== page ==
Majoritarian Pluralism has been the dominant framework in political science. It assumes that organized interests influence political decisions but ordinary citizens also play an important role. Politics is viewed as a tug- of- war between organized interests and ordinary citizens that is mediated by electoral democracy. This article is by a political scientist who operates within the Majoritarian Pluralism framework. He reports on a study which provides quantitative evidence in support of a framework which assumes that monied interests have a greater influence on politics than ordinary citizens. The implication is that political scientists may need to reconsider the dominance of the Majoritarian Pluralism framework.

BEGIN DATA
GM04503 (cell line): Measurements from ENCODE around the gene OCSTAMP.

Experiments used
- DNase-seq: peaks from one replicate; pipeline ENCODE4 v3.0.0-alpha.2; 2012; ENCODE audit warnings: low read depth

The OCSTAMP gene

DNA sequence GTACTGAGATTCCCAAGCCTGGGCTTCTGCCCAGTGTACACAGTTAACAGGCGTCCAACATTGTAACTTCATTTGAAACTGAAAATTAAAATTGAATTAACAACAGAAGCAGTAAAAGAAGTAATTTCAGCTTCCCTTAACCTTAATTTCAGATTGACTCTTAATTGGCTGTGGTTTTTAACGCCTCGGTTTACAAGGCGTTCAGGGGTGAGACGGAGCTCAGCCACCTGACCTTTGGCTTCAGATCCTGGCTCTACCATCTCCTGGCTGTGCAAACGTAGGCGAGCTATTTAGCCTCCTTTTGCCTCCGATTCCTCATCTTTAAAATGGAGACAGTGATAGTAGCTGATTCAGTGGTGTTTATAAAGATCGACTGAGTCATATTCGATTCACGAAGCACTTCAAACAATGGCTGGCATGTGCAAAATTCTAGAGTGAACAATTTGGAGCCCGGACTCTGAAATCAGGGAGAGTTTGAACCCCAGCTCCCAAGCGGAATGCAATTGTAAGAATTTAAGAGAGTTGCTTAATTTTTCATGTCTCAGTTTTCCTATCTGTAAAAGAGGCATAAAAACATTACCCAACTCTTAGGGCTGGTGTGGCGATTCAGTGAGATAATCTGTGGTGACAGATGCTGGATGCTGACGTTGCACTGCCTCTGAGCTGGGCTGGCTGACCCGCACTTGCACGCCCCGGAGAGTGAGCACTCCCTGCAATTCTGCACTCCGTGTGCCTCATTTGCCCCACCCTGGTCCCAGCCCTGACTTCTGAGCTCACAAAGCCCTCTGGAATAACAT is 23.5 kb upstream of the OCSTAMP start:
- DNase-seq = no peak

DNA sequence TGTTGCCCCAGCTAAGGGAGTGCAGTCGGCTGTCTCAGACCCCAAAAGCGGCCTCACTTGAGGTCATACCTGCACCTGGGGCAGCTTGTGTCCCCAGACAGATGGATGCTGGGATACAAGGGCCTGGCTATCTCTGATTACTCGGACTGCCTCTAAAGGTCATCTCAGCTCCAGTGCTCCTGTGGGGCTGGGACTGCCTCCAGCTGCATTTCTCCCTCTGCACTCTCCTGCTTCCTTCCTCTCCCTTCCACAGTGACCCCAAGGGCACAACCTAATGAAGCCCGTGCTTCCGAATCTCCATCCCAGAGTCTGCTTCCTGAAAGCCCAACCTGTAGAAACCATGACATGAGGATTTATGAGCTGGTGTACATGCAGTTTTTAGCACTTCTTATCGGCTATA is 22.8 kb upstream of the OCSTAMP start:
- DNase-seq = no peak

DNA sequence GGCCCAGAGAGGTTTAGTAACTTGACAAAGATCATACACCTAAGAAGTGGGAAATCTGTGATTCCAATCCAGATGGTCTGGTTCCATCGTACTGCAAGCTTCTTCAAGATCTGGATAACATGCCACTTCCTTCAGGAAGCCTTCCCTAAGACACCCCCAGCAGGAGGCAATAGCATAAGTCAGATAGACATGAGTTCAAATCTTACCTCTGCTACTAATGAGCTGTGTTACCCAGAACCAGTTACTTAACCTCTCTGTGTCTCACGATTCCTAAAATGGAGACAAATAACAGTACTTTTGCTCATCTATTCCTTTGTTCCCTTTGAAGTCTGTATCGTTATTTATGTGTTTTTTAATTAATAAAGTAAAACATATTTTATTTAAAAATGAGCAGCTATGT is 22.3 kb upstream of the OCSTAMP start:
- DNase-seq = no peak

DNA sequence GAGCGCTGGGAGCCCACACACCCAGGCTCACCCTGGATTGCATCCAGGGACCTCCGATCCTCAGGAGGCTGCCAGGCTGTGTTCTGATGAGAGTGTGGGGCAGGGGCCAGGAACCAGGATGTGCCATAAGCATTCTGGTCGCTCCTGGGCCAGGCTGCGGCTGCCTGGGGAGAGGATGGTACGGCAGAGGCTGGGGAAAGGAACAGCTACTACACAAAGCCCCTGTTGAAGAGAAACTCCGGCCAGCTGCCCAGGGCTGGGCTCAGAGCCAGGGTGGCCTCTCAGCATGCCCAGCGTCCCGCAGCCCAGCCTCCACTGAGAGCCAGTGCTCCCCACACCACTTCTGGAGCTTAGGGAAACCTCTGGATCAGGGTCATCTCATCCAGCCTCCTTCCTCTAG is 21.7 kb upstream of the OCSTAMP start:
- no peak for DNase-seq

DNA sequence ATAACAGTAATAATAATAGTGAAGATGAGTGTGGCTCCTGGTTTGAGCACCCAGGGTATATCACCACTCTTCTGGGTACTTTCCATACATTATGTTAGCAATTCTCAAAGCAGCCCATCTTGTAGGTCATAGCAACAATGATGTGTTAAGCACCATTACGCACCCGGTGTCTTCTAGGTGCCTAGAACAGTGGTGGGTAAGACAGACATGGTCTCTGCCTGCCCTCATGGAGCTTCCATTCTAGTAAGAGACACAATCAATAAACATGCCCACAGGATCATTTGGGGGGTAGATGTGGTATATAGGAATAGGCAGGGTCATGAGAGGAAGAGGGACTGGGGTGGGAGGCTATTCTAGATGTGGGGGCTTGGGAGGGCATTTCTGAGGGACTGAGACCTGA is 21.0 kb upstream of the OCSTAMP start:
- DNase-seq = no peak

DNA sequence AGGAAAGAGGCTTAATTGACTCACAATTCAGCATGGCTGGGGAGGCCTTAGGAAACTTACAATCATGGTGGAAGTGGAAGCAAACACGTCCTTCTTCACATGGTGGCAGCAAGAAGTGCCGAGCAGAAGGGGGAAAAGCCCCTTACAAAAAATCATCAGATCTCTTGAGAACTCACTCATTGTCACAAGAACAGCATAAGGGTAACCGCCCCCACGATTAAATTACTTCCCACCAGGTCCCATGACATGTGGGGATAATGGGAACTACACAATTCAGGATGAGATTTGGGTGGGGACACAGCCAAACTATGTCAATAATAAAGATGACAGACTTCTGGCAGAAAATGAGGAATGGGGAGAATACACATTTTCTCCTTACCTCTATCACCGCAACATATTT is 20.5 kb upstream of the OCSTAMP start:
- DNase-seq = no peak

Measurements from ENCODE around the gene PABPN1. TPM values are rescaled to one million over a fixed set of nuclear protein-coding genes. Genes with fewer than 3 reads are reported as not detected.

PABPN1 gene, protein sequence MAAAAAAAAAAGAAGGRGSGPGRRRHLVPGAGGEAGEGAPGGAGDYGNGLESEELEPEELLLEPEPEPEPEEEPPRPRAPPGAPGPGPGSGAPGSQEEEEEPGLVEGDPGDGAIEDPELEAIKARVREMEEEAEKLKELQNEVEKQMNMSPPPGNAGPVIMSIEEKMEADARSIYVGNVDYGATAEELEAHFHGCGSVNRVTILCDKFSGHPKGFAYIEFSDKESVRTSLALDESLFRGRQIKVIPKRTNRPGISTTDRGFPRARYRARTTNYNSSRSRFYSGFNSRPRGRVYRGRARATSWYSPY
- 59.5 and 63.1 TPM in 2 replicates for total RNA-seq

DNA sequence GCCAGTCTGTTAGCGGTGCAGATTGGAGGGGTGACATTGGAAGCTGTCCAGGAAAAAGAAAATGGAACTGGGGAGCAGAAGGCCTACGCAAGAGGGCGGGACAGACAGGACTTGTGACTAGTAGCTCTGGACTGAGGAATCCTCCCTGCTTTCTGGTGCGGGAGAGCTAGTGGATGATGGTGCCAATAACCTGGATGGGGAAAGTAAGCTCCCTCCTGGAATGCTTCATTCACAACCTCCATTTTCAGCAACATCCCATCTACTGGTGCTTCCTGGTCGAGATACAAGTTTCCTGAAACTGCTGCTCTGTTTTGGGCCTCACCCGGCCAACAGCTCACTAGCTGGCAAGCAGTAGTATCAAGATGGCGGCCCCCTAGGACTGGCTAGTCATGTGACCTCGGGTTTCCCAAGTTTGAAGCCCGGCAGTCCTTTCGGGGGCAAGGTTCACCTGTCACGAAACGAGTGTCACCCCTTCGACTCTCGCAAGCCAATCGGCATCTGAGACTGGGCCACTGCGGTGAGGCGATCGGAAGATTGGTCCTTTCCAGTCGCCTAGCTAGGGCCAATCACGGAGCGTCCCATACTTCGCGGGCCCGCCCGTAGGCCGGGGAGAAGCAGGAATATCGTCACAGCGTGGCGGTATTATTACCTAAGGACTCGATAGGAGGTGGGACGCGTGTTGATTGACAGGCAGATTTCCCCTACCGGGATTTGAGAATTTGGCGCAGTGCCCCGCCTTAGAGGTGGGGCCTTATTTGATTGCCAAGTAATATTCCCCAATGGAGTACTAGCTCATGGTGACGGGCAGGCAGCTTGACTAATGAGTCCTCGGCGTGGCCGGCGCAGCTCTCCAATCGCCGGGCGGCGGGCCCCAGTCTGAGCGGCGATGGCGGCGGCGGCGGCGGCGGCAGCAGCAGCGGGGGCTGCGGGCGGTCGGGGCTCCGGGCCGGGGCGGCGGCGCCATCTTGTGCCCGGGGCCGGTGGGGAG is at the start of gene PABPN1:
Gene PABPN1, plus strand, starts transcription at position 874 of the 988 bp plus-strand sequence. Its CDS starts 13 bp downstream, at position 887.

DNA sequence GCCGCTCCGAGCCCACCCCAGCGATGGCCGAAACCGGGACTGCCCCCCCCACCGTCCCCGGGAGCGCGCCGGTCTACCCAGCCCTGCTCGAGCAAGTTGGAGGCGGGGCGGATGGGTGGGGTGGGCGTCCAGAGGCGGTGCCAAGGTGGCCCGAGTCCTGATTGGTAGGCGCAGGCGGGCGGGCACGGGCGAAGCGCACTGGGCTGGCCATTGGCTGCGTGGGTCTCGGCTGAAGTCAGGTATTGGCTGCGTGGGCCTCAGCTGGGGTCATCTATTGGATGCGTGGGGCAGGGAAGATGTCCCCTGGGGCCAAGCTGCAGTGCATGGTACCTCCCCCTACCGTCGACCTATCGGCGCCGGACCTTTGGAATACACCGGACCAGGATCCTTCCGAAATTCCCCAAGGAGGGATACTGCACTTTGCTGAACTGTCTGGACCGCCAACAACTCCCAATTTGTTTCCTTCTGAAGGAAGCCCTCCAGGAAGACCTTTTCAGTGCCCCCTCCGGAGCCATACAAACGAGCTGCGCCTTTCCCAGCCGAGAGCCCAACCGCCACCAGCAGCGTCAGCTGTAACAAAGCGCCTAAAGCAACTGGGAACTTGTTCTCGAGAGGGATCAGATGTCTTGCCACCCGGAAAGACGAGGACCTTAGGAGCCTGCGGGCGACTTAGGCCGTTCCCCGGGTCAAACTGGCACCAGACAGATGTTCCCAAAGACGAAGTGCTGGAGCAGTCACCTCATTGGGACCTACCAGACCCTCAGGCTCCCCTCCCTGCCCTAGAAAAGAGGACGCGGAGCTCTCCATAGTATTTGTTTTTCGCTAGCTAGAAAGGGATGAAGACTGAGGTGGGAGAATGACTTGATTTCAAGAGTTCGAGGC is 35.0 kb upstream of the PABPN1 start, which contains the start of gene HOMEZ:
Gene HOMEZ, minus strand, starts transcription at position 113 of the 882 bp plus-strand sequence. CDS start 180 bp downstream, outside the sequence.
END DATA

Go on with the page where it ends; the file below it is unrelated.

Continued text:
I am not very familiar with the discipline of political science but it reminds me of what has happened in economics. The distribution of income has not been an important topic in economics. The focus in macroeconomics has been on the dynamics of growth and the development of mathematical models which rely upon macroeconomic assumptions about how the factors of production interact. In many of these models, income distribution does not matter, and it is assumed that most government interventions will not have a positive effect on the business cycle. It would appear that political science and economics suffer from a common problem. The dominant frameworks in these disciplines shape research efforts, and professional career paths, in directions that fail to describe the real world of political economy. One should not expect either of these disciplines to assist citizens in understanding the political economy. It has been excluded by the choice of the dominant frameworks. Furthermore, one wonders how helpful political science will be if it adapts an alternative framework that attempts to quantify what seems obvious about the role of elites in the political economy. What kind of democracy do we have when no candidate can run for important offices without raising huge sums from elites to run very expensive campaigns? The first election than any candidate must win is the race for campaign contributions. What happens next is also importantly influenced by the media which focuses more on the horse race than it does upon clarifying the real issues. The media has adopted a framework which is more like reporting on sporting events. In essence the media must be understood as a business. Revenue is dependent upon audience size and advertising. Its hard to build a large audience, and attract advertisers without understanding the market. There is not a large market for abstract content and information which runs counter to common belief systems.